Can street protests against corruption develop into meaningful electoral changes? Like other countries with political corruption but political party fragmentation, Bulgaria faced this question heading into national parliamentary elections held on April 4. In a positive sign for opposition parties elsewhere, widespread protests against government corruption last summer did translate into significant electoral losses for the lead governing party, Citizens for European Development of Bulgaria (GERB) and its traditional foe the Bulgarian Socialist Party (BSP), and electoral gains for political newcomers There is Such a People (ITN), Democratic Bulgaria (DB), and Stand Up! Thugs Out! (ISMV). In fact, 32% of the national vote went to new parties in parliament, the highest since 2009.
Following the failures of GERB, ITN and BSP to form coalition governments, an interim government will be put in place until new elections occur on July 11. When a government does finally form, it will face Bulgaria’s immense challenges, and its ability to solve these challenges could impact the public’s perception across the country and in the Balkans that protests can translate not only into real political change.
Here are the three main challenges facing Bulgaria’s next government:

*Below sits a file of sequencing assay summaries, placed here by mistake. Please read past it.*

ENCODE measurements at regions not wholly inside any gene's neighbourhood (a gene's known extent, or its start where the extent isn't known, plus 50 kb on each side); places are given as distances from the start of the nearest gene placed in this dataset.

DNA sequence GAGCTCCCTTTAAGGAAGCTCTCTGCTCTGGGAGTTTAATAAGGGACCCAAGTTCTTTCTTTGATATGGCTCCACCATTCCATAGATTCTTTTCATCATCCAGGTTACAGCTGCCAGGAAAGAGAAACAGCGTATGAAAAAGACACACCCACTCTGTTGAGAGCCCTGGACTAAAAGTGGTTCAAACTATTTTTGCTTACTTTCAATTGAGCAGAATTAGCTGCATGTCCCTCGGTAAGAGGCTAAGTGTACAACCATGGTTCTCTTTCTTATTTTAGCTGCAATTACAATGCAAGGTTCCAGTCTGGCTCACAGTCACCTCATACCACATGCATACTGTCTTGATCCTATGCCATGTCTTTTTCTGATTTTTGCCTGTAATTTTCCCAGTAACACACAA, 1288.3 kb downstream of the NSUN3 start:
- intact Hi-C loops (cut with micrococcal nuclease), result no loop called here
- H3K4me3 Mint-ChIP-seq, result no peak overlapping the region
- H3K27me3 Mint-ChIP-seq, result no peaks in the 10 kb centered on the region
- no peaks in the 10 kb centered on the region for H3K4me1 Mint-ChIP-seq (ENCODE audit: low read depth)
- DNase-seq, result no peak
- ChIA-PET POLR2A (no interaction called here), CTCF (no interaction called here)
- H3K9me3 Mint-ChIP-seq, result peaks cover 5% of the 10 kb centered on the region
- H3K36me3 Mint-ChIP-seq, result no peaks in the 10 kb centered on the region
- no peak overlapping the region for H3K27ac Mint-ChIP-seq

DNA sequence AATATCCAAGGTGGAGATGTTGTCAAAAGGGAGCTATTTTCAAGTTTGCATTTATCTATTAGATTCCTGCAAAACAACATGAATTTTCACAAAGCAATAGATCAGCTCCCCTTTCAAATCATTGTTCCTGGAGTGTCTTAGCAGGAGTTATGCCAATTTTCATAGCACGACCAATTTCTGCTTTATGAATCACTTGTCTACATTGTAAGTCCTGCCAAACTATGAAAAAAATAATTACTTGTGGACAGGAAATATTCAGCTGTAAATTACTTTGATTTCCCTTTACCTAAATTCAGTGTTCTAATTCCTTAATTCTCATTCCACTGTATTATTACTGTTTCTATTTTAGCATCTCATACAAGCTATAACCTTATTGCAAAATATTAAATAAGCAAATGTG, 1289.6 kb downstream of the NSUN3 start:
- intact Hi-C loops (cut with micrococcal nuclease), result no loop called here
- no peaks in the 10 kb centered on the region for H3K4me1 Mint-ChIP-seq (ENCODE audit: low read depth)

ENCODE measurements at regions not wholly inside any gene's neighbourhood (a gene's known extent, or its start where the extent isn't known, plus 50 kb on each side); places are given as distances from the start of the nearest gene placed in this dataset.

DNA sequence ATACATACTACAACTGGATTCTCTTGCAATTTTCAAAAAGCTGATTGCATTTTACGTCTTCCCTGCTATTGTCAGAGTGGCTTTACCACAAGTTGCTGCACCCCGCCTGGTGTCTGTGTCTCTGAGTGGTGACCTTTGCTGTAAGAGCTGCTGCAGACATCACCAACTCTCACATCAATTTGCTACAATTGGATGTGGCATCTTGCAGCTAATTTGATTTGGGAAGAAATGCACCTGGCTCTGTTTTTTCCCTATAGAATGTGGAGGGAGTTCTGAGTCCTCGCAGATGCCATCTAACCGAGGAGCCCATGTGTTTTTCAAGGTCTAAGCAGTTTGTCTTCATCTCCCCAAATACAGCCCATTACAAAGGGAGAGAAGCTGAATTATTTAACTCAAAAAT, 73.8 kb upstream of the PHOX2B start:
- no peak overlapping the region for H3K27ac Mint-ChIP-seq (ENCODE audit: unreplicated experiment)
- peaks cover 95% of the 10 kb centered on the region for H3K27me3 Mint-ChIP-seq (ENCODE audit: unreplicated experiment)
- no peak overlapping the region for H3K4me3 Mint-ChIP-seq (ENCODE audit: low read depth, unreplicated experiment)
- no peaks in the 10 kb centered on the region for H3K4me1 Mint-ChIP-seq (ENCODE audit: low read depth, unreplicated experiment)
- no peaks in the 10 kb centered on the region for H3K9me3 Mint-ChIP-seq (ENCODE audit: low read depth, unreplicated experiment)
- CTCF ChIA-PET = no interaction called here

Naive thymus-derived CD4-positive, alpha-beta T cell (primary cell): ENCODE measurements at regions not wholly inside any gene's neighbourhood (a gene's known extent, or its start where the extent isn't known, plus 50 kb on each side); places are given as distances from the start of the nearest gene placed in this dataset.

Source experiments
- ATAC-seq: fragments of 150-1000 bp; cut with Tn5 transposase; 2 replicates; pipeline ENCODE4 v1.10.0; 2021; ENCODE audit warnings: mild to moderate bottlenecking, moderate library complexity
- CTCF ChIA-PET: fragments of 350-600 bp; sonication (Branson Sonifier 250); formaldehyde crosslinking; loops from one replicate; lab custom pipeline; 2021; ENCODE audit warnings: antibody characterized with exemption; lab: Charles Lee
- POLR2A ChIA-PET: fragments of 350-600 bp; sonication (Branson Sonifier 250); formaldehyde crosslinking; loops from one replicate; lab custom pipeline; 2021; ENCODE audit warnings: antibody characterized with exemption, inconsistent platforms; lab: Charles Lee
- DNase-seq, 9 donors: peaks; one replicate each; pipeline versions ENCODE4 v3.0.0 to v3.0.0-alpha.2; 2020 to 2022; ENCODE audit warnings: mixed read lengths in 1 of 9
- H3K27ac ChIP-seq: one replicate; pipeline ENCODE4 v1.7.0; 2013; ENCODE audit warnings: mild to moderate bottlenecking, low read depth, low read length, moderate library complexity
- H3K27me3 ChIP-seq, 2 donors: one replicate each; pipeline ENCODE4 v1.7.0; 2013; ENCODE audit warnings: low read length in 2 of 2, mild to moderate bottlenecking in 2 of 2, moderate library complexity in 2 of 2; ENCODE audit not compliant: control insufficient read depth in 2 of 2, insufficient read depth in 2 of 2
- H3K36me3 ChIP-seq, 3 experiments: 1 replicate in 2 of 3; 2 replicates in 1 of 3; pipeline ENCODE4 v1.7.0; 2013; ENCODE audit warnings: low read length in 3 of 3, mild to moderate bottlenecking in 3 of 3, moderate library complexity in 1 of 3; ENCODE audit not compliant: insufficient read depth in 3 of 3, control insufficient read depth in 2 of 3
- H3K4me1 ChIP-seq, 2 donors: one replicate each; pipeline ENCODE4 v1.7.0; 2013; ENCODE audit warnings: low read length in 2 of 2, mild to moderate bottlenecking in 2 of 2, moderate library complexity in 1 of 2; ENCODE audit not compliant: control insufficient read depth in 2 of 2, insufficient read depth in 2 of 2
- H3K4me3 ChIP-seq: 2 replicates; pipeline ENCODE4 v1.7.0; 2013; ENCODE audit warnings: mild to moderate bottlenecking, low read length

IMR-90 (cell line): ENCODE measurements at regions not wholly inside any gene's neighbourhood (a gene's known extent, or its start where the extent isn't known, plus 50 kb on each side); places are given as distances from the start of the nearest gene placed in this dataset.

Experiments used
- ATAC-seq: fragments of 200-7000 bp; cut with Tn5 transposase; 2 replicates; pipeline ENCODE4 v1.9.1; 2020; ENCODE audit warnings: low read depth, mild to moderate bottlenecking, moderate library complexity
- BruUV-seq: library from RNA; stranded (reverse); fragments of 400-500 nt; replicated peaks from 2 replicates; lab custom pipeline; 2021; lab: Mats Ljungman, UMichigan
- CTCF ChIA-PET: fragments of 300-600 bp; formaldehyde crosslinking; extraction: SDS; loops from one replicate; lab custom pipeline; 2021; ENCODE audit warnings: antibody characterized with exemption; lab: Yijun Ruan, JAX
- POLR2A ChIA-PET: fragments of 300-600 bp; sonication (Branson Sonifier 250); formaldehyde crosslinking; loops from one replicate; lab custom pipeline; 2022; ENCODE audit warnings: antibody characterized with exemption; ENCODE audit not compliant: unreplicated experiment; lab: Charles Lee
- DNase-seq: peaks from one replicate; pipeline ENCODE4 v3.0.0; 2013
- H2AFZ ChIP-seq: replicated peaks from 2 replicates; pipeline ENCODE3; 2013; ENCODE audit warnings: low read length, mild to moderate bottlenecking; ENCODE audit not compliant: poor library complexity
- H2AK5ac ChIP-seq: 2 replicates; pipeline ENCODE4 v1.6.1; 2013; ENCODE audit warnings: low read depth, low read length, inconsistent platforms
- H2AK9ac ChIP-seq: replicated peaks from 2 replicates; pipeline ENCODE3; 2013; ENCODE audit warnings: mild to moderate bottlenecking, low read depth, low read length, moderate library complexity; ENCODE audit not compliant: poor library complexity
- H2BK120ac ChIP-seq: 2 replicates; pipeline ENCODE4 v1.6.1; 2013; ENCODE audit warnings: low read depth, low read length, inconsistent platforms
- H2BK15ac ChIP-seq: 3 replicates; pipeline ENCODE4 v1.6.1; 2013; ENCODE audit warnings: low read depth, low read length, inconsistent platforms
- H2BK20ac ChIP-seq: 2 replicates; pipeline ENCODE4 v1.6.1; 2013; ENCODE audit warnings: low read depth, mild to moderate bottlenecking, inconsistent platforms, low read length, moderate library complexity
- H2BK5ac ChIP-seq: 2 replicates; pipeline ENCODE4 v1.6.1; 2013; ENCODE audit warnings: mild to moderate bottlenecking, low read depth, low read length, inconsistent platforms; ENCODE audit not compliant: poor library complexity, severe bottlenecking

Defeating the COVID-19 Pandemic
Bulgaria’s next government must have defeating the pandemic as their top priority. A look at Bulgaria’s COVID metrics in comparison with its neighboring countries and the EU average tell a grave story:
As you can see, Bulgaria’s COVID-19 deaths standardized for population far exceed the EU average and three-of-four of its neighbors. Moreover, Bulgarians are still dying from COVID-19 at an alarming rate. It remains much higher than the EU average. The vaccination campaign also lags behind most of the EU and three-of-four neighbors:
The country has failed to protect itself from the economic fallout of the pandemic as well. As Ivaylo Dinev and Petar Bankov wrote in their recent LSE blog , the Bulgarian government has failed to implement and spend available EU COVID-19 response funding, including 12.3 billion euros from the European Recovery Fund and the Support to Mitigate Unemployment Risks in Emergency (SURE). Additionally, the Confederation of Independent Trade Unions of Bulgaria found that Bulgaria ranks last in percentage of GDP spent on anti-crisis measures. As a result, the economy contracted by 4.2% in 2020 according to the IMF.
Bulgaria’s next government will need to offset lockdown measures with economic protections, rally public support for mask wearing and social distancing, and ramp up the country’s vaccination campaign. It should also reassemble a central coordinating body for the pandemic response after outgoing Prime Minister Borissov disbanded the country’s COVID-19 response team on April 15.